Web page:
Court Of Appeal Finds Indemnity Includes First Party Claims

Three years ago, I wrote this brief post about how to interpret an indemnity claim.  I wrote that post to remind readers that the California Civil Code not only defines “indemnity”, it provides a series of interpretational rules.  According to the Code, “indemnity” is “a contract by which one engages to save another from a

The SEC’s Unconvincing Case Against Indemnification

The Securities and Exchange Commission’s proposed rules take a hard line against issuers indemnifying executives against clawbacks: We believe that indemnification arrangements may not be used to avoid or nullify the recovery required by Section 10(D).  Section 10D’s listing standard requirement that “the issuer will recover” is inconsistent with indemnification because a listed issuer does not

Indemnification And The Circle Of Litigation

Cycle Graphic

An employee sues his employer for, among other things, violations of the California Labor Code.  The quondam employer responds with a counterclaim against its erstwhile employee claiming that to the extent it is liable, the employee is partially liable for creating that liability.  The employee responds with a reply counterclaim seeking indemnification based on Section

Assembly To Consider Mandatory Indemnification Of LLC Agents

The California legislature operates on a two-year schedule.  Cal. Const. Art. IV, Sec.3(a).  The legislature will convene for the second year of the current biennium next Monday (Jan. 6).  J.R. 51(a).  One immediate job for the returning legislators will be to consider pending bills introduced in the first year.  Under the Joint Rules of the

Court Decides Employer Had No Obligation To Pay Employee’s Attorney

Mention indemnification to a corporate lawyer, and you’re like to hear about Section 317 of the Corporations Code, the articles of incorporation and bylaws.  But a corporate agent’s indemnification rights are not necessarily cabined by the Corporations Code.  If the agent is an employee, she may have a right to indemnification by her employer pursuant to Labor Code Section 2802, which provides

When Officers Must Indemnify The Corporation

Much attention is focused on the power of corporations to indemnify corporate officers and other agents.  In California, this is addressed by Corporations Code Section 317, which establishes the power to provide indemnification, and Section 204(a)(11) which allows corporations to include a provision in the articles authorizing indemnification in excess of that expressly permitted by Section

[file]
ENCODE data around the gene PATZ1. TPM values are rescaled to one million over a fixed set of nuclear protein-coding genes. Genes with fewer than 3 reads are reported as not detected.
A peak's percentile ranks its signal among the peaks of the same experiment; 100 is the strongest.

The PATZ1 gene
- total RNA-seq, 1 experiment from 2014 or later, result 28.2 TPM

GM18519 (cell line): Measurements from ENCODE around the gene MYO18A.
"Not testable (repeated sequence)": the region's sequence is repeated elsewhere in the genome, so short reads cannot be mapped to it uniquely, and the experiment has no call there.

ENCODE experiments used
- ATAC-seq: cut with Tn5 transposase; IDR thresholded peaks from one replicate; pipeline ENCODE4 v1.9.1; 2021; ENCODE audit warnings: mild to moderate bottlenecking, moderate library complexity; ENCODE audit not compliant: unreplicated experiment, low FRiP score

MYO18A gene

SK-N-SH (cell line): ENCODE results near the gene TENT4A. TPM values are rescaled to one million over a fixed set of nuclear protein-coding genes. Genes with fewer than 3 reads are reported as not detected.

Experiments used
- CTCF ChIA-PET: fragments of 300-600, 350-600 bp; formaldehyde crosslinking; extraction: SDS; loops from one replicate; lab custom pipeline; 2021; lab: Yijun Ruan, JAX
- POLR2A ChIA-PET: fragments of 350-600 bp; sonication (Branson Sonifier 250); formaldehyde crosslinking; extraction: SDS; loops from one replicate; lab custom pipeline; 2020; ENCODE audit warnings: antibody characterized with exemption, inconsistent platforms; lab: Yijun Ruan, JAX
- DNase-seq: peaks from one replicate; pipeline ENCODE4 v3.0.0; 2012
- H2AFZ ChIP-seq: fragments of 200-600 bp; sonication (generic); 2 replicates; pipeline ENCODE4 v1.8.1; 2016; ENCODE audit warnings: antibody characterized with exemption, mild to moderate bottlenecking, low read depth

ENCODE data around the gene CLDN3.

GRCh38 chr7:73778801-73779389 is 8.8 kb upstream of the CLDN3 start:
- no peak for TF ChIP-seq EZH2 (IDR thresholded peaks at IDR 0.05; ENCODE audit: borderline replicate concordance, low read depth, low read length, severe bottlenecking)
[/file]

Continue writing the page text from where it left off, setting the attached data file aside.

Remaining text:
But Wait, California May Require Even More In Annual Reports To Shareholders

Yesterday’s blog discussed California’s requirement that many domestic and foreign corporations send financial statements to their shareholders.  If a corporation has 100 or more holders of record (determined in accordance with Section 605), then the annual report must also provide a brief description of the following: Any transaction during the previous fiscal year involving an amount in excess

Bill Would Mandate Indemnification Of LLC Agents

California’s current limited liability act permits indemnification of any person (including any manager, member, officer, employee, or agent of the limited liability company) against judgments, settlements, penalties, fines, or expenses of any kind incurred as a result of acting in that capacity.  Cal. Corp. Code § 17155(a).  The statute excepts indemnification against liability for a manager’s

Are Charter Indemnification Provisions Contracts?

Public companies typically include provisions in their articles and bylaws that mandate indemnification of directors and officers.  Often, these provisions include a statement to the effect that the rights to indemnification are a contract right.  However, declaring that a contract exists does not necessarily establish a contract.  Fortunately, the California Civil Code provides some rules for

Should The Articles Of Incorporation Define “Officers”?

Today’s post is devoted to what may seem an unlikely question: should the articles of incorporation define “officers”?  This is an unlikely question because it is the bylaws that typically identify the titles of officers and their duties.  Cal. Corp. Code § 312(a).  Nevertheless, it occurs to me that in at least one circumstance, a